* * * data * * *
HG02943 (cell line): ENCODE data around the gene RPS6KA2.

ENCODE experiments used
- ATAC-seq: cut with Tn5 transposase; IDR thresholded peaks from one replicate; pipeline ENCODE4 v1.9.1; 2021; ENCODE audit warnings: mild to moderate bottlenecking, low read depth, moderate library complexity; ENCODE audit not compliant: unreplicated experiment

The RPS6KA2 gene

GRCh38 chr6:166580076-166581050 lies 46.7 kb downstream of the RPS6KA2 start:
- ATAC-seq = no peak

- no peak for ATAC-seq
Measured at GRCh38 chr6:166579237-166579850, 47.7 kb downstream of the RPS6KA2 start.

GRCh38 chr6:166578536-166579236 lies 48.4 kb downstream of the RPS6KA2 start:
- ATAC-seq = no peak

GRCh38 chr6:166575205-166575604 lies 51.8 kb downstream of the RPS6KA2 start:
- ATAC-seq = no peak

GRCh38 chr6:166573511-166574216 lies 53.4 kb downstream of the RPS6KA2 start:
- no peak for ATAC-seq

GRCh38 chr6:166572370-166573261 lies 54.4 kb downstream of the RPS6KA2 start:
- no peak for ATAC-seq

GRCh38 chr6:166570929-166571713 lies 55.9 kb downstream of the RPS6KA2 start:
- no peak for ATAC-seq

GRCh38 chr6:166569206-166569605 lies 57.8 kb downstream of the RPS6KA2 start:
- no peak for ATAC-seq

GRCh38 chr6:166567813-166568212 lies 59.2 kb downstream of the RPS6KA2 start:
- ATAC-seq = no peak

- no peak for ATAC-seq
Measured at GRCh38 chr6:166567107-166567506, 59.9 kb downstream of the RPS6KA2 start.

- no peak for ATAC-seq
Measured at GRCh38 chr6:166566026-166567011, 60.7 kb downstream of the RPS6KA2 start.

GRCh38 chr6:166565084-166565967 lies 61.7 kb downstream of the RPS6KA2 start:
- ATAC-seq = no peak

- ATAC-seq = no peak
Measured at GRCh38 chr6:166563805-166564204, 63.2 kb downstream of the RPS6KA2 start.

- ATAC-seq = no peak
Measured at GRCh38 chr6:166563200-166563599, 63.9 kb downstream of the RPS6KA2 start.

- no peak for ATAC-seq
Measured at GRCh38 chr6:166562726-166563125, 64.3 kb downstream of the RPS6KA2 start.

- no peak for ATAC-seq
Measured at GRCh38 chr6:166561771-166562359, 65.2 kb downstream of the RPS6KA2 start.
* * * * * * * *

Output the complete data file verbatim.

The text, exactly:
HG02943 (cell line): ENCODE data around the gene RPS6KA2.

ENCODE experiments used
- ATAC-seq: cut with Tn5 transposase; IDR thresholded peaks from one replicate; pipeline ENCODE4 v1.9.1; 2021; ENCODE audit warnings: mild to moderate bottlenecking, low read depth, moderate library complexity; ENCODE audit not compliant: unreplicated experiment

The RPS6KA2 gene

GRCh38 chr6:166580076-166581050 lies 46.7 kb downstream of the RPS6KA2 start:
- ATAC-seq = no peak

- no peak for ATAC-seq
Measured at GRCh38 chr6:166579237-166579850, 47.7 kb downstream of the RPS6KA2 start.

GRCh38 chr6:166578536-166579236 lies 48.4 kb downstream of the RPS6KA2 start:
- ATAC-seq = no peak

GRCh38 chr6:166575205-166575604 lies 51.8 kb downstream of the RPS6KA2 start:
- ATAC-seq = no peak

GRCh38 chr6:166573511-166574216 lies 53.4 kb downstream of the RPS6KA2 start:
- no peak for ATAC-seq

GRCh38 chr6:166572370-166573261 lies 54.4 kb downstream of the RPS6KA2 start:
- no peak for ATAC-seq

GRCh38 chr6:166570929-166571713 lies 55.9 kb downstream of the RPS6KA2 start:
- no peak for ATAC-seq

GRCh38 chr6:166569206-166569605 lies 57.8 kb downstream of the RPS6KA2 start:
- no peak for ATAC-seq

GRCh38 chr6:166567813-166568212 lies 59.2 kb downstream of the RPS6KA2 start:
- ATAC-seq = no peak

- no peak for ATAC-seq
Measured at GRCh38 chr6:166567107-166567506, 59.9 kb downstream of the RPS6KA2 start.

- no peak for ATAC-seq
Measured at GRCh38 chr6:166566026-166567011, 60.7 kb downstream of the RPS6KA2 start.

GRCh38 chr6:166565084-166565967 lies 61.7 kb downstream of the RPS6KA2 start:
- ATAC-seq = no peak

- ATAC-seq = no peak
Measured at GRCh38 chr6:166563805-166564204, 63.2 kb downstream of the RPS6KA2 start.

- ATAC-seq = no peak
Measured at GRCh38 chr6:166563200-166563599, 63.9 kb downstream of the RPS6KA2 start.

- no peak for ATAC-seq
Measured at GRCh38 chr6:166562726-166563125, 64.3 kb downstream of the RPS6KA2 start.

- no peak for ATAC-seq
Measured at GRCh38 chr6:166561771-166562359, 65.2 kb downstream of the RPS6KA2 start.